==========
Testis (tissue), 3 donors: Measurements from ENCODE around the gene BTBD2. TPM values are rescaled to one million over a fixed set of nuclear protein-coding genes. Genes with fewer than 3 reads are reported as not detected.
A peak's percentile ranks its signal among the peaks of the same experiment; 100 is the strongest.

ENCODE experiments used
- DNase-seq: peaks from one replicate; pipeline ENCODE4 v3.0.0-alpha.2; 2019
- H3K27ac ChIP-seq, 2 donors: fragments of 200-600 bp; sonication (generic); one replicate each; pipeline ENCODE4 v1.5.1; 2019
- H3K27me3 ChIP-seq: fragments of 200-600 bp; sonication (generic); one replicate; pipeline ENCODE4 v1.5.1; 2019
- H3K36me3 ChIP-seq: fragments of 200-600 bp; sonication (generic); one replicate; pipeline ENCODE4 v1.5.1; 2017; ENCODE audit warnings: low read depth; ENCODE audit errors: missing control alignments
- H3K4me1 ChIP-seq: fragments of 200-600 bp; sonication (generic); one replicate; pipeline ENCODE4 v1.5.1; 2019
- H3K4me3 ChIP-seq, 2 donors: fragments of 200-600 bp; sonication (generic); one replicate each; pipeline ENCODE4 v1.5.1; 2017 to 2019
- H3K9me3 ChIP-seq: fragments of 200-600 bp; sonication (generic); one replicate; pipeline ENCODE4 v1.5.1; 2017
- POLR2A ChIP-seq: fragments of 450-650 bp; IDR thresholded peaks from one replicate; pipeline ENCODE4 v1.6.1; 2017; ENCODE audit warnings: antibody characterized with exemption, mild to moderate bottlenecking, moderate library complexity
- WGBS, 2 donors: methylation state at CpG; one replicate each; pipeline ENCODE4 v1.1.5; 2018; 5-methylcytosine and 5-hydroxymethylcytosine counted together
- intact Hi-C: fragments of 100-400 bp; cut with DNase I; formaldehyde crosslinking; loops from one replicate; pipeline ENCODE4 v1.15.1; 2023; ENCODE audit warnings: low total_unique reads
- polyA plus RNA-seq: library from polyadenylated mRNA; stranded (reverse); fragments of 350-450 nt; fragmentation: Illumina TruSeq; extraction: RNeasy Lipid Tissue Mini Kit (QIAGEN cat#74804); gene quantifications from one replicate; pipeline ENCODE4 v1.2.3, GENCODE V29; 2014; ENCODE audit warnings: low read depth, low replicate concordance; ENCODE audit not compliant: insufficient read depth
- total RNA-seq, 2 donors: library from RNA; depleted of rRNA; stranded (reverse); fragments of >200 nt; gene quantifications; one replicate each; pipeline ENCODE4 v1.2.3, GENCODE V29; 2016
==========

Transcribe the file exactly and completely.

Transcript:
Testis (tissue), 3 donors: Measurements from ENCODE around the gene BTBD2. TPM values are rescaled to one million over a fixed set of nuclear protein-coding genes. Genes with fewer than 3 reads are reported as not detected.
A peak's percentile ranks its signal among the peaks of the same experiment; 100 is the strongest.

ENCODE experiments used
- DNase-seq: peaks from one replicate; pipeline ENCODE4 v3.0.0-alpha.2; 2019
- H3K27ac ChIP-seq, 2 donors: fragments of 200-600 bp; sonication (generic); one replicate each; pipeline ENCODE4 v1.5.1; 2019
- H3K27me3 ChIP-seq: fragments of 200-600 bp; sonication (generic); one replicate; pipeline ENCODE4 v1.5.1; 2019
- H3K36me3 ChIP-seq: fragments of 200-600 bp; sonication (generic); one replicate; pipeline ENCODE4 v1.5.1; 2017; ENCODE audit warnings: low read depth; ENCODE audit errors: missing control alignments
- H3K4me1 ChIP-seq: fragments of 200-600 bp; sonication (generic); one replicate; pipeline ENCODE4 v1.5.1; 2019
- H3K4me3 ChIP-seq, 2 donors: fragments of 200-600 bp; sonication (generic); one replicate each; pipeline ENCODE4 v1.5.1; 2017 to 2019
- H3K9me3 ChIP-seq: fragments of 200-600 bp; sonication (generic); one replicate; pipeline ENCODE4 v1.5.1; 2017
- POLR2A ChIP-seq: fragments of 450-650 bp; IDR thresholded peaks from one replicate; pipeline ENCODE4 v1.6.1; 2017; ENCODE audit warnings: antibody characterized with exemption, mild to moderate bottlenecking, moderate library complexity
- WGBS, 2 donors: methylation state at CpG; one replicate each; pipeline ENCODE4 v1.1.5; 2018; 5-methylcytosine and 5-hydroxymethylcytosine counted together
- intact Hi-C: fragments of 100-400 bp; cut with DNase I; formaldehyde crosslinking; loops from one replicate; pipeline ENCODE4 v1.15.1; 2023; ENCODE audit warnings: low total_unique reads
- polyA plus RNA-seq: library from polyadenylated mRNA; stranded (reverse); fragments of 350-450 nt; fragmentation: Illumina TruSeq; extraction: RNeasy Lipid Tissue Mini Kit (QIAGEN cat#74804); gene quantifications from one replicate; pipeline ENCODE4 v1.2.3, GENCODE V29; 2014; ENCODE audit warnings: low read depth, low replicate concordance; ENCODE audit not compliant: insufficient read depth
- total RNA-seq, 2 donors: library from RNA; depleted of rRNA; stranded (reverse); fragments of >200 nt; gene quantifications; one replicate each; pipeline ENCODE4 v1.2.3, GENCODE V29; 2016